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phillie profile image
Philly Author

No way? Wow, that's stunning. 😍 Yes, as soon as I'm through with it, I'll send you my feedback for sure.

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mattlancaster81 profile image
Matt Lancaster

Rebecca, I'm always looking for great books too, and while searching I came across this site:

dev-books.com/

It compiles the mentions of said book on stack overflow and lists them as most mentioned to least. I've bought most of the top 10 and read the following:

-Head First Design Patterns
-Design Patterns
-Code Complete 2

I've also go these in the queue:

-Working Effectively with Legacy Code
-Clean Code

Now, this doesn't mean these are must-reads, but so far I haven't been disappointed.

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phillie profile image
Philly Author

I've never heard of dev-books.com/, but just browsed through it. It's brilliant! I will def have a second look at it. 🙌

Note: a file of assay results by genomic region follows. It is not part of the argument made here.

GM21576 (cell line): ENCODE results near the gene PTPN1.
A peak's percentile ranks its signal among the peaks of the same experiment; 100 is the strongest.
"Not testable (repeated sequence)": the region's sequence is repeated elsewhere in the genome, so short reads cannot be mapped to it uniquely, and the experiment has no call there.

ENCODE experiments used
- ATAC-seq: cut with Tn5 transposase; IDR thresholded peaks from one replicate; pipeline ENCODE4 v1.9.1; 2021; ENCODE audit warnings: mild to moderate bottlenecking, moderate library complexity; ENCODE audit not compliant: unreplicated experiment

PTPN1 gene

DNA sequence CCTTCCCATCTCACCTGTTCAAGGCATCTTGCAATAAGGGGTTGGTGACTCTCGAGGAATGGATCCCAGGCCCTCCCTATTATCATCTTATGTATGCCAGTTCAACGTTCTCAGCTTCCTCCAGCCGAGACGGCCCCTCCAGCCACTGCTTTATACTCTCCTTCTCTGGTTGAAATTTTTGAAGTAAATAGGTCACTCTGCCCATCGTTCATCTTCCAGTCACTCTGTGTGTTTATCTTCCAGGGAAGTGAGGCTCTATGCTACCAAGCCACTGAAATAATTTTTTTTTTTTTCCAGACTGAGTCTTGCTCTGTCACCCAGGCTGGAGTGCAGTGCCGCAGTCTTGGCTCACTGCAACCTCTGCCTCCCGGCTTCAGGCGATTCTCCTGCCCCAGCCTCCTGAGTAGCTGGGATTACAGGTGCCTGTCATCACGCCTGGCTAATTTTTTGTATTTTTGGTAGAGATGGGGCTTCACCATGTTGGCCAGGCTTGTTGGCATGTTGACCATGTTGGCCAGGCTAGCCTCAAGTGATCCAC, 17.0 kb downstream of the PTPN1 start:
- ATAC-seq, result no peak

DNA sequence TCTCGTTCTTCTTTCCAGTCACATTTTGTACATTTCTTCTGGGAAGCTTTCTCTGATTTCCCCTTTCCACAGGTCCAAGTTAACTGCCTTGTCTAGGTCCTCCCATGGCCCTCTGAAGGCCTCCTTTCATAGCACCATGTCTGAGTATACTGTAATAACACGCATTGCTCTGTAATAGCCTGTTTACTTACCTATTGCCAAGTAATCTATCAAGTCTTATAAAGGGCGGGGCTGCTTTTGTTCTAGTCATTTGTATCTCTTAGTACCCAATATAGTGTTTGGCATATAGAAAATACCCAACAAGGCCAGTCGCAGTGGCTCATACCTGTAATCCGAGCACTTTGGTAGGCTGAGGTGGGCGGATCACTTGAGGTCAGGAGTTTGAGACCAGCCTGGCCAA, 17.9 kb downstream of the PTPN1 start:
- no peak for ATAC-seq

True, must-reads are always ... ehm, how you say it, impartial?! .... depending on ones personal liking, though there are some classics that everybody should've read, I think! 😊

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kimsnj profile image
Karim Senhaji

Similarly I recently came across Reddit favorites, which collects mentions within Reddit.

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aurelkurtula profile image
aurel kurtula

I've started my "resolution" in August 2014, to read more books. Since then I've had amazing experience with books. '15-'17 I've read 100+ books each year.

But I'm ashamed to say none tech related!

Reading more tech related books has been a plan of mine but never found the idea more compelling than reading non technical books.

Thanks for the list. This might be just the list to get me reading more!